But that’s par for the course for a carrier that doesn’t allow users to select which network they’re using.
There are many reasons why users should be given the flexibility of choosing which network they’re connecting to. In the case of AT&T devices, phones can choose either a 2G EDGE network, a
faux-g3G HSPA network, or a 4G LTE network – but the user is left out of the decision process. That’s fine most of the time, but there are occasions when it’d be nice to be able to manually force the phone to 3G or EDGE, such as in cases where battery life is a concern.
You know what, though? I’m so high on AT&T’s awesome LTE network speeds, I don’t even care.
Even voice calls have been largely successful; as most people who’ve used their service will acknowledge, that’s saying a lot for AT&T. I’ve only had one dropped call in the time I’ve had the device, and callers have said that I sound “very clear.” Coverage has been almost universally excellent. Granted, that’s to be expected in a major metro area, but it’s still commendable given AT&T’s track record of network challenges.
“Authentic Sound. Amazing Camera.”
Another thing that’s become trendy to say in tech circles is that Beats Audio is just a fancy equalizer with memorable branding. I think that’s become trendy because it’s accurate: turning Beats on in the One X’s settings made the sound coming from my earbuds a little louder and a little heavier on bass, but I wasn’t transported to a new dimension of audio bliss.
That said, I did appreciate the “Beats boost” when I was in a noisy environment, like the subway system or on a busy street. The extra volume helped me stay “in the zone” and did a good job of keeping the extraneous noise out. And I’m glad HTC has enabled Beats to function in all audio modes, rather than just the stock media player, as was the situation on the Rezound.
Is that worth the extra branding on the phone and the constant Beats commercial in your notification bar? Probably not, but it’s a feature that’s at least nice to have.
For its primary shooter, the One X features a backside-illuminated 8MP camera with an /2.0 lens, auto-focus, and the LED flash mentioned above. I found its performance to be astoundingly good, until I exported the shots to my computer and found that it was just average. The One X’s screen has a tendency to make even mediocre photos “pop,” and that effect is definitely present when viewing shots from the phone’s own camera.
That said, the camera is mediocre in the way I prefer: rather than erring on the side of washed-out blandness in a quest for accurate color reproduction, the One X tends to over-saturate images. That makes it harder to correct them later, sure, but it also leads to images that are quite striking when viewed on the phone. However, the camera doesn’t do well with brightly-lit subjects, tending to overexpose them, and its low-light performance isn’t great.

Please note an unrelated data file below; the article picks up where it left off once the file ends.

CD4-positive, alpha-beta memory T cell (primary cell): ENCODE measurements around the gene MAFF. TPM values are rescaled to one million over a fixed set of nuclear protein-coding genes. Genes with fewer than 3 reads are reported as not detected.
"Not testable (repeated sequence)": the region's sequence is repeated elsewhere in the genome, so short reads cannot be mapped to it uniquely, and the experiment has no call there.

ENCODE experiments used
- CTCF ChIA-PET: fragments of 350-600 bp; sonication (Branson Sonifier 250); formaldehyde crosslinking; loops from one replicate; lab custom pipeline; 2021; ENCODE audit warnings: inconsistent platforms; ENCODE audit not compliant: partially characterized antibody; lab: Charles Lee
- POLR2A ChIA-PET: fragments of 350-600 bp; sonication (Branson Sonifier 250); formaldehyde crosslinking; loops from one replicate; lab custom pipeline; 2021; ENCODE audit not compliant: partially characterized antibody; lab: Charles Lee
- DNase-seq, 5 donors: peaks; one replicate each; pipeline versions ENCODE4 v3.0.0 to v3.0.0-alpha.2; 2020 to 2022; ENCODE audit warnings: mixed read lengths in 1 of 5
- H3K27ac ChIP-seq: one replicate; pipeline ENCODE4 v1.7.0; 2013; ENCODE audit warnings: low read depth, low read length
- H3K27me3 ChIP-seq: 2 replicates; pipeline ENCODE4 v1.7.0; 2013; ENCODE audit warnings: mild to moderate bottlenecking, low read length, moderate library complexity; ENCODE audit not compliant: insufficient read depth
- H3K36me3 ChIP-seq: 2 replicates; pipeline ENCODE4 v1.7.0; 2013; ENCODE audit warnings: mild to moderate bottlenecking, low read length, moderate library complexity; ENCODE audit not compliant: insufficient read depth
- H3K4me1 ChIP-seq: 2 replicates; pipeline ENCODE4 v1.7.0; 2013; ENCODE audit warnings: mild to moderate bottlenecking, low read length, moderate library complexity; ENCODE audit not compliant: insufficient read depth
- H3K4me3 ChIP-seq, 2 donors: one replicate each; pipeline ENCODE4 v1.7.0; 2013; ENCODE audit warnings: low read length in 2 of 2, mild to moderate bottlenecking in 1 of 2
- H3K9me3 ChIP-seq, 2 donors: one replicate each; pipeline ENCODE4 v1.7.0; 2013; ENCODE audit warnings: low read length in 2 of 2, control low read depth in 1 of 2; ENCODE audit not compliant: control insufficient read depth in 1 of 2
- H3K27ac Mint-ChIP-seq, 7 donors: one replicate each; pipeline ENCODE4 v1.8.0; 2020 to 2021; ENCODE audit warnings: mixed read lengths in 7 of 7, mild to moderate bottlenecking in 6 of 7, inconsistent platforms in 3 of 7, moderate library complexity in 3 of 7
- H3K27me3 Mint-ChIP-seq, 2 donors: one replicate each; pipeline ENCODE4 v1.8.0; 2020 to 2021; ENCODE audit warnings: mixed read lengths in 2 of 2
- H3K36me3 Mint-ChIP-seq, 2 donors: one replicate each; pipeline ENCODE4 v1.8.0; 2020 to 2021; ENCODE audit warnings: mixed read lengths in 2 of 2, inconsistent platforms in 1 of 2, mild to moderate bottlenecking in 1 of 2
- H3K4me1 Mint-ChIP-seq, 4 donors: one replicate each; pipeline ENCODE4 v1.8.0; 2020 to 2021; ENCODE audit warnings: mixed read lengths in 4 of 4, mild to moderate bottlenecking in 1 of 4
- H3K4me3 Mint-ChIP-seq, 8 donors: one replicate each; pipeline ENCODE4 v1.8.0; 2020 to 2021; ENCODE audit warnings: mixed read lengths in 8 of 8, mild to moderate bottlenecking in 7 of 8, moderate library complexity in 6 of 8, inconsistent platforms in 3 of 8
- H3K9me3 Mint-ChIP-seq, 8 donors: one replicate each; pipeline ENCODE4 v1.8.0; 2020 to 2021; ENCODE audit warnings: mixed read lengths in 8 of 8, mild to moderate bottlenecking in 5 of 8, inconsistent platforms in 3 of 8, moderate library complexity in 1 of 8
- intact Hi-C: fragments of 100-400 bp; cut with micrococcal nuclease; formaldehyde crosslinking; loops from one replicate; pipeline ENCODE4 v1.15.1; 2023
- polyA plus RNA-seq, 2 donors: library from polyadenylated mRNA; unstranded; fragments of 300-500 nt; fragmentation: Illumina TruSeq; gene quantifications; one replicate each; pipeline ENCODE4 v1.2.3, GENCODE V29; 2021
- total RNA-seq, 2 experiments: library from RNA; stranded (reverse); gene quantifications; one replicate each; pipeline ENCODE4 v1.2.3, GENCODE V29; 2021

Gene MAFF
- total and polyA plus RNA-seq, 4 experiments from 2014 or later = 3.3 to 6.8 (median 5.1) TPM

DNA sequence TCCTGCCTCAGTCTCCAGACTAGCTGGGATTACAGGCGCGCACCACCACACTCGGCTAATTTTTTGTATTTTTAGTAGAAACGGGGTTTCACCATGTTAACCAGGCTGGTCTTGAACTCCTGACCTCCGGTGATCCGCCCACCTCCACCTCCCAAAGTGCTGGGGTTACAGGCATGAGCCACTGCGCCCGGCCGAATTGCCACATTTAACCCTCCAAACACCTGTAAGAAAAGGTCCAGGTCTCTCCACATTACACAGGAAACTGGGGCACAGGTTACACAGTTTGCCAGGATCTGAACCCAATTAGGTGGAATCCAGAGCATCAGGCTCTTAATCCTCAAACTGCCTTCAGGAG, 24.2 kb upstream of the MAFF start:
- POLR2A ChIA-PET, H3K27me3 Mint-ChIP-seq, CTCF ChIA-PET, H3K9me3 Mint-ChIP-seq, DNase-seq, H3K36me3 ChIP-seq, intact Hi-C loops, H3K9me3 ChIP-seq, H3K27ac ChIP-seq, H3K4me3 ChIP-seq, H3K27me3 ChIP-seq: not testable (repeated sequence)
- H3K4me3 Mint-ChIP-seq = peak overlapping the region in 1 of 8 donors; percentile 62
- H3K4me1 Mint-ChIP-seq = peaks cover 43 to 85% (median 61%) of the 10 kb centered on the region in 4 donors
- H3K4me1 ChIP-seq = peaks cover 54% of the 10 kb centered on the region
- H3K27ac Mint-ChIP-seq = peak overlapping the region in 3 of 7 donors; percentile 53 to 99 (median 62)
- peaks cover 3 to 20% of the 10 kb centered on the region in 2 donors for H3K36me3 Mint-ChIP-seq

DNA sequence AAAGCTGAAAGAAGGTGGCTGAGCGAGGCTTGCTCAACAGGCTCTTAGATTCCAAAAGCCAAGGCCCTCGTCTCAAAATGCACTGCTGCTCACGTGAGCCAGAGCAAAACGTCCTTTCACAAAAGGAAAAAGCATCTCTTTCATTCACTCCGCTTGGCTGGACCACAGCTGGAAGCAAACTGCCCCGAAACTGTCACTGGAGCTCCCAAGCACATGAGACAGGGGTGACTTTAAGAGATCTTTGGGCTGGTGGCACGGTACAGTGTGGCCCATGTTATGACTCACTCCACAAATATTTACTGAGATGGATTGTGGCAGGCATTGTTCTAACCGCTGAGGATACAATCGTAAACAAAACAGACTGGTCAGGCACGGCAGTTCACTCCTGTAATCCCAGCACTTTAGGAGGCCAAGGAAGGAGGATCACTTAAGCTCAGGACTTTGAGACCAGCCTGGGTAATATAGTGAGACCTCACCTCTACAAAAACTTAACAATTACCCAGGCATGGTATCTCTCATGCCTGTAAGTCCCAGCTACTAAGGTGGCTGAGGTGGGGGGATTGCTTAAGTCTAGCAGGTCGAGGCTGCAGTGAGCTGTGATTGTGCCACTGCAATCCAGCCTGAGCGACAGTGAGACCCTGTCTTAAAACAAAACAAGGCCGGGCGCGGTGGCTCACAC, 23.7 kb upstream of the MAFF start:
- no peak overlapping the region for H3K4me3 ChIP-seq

Its real strength is in its software; integrating still and video modes into a single viewfinder was a stroke of genius on HTC’s part, and the burst-mode multi-shot is a great feature for photographing a group of people who can’t all seem to smile at the same time.
Click on a thumbnail to view the full size image.
I put the AT&T One X through its paces during my time with it, pretty aggressively taxing the battery, and I found its performance to be about average. It definitely manages power better than many Android phones I’ve encountered, lasting longer on an 1800mAh battery than my Galaxy Nexus ever has on its 2100mAh extended pack — but we’re not talking RAZR MAXX numbers here.
On my first continuous battery drain test, I took the device off the charger at 5pm. LTE coverage was present the entire day, but I spent two hours in an area with poor coverage. Brightness was set to low. WiFi was on and a live wallpaper was running. I put the device through twenty minutes of Google Navigation and a two-hour continuous WiFi music sync, with the brightness turned to high. I then watched Netflix for about one hour. The device finally powered off at 2:25am.
Under those conditions, 9.5 hours isn’t bad, especially considering the 720p display. The AT&T One X should last an average user a full day, but I recommend heavy users carry the AC adapter or a portable battery charger.
With the One X, HTC has taken a different route, crafting a truly elegant piece of hardware out of unique, high-quality materials and loading it with software that, while not perfect, is certainly among the best out there. Those imperfections are very real; the inability to escape Sense’s remaining heavy-handed touches, the awful keyboard, and the paltry 16GB of storage have all cost the One X a perfect score.
But when it comes down to it, if I were shopping for an Android smartphone on AT&T, I’d be hard pressed to pick something else. HTC has created something very special here, something that stands out from the crowd and which, to me, deserves the “flagship” appellation more than any other Android device on America’s number-two carrier. This one’s going to be hard to give back.
Final Score: 4/5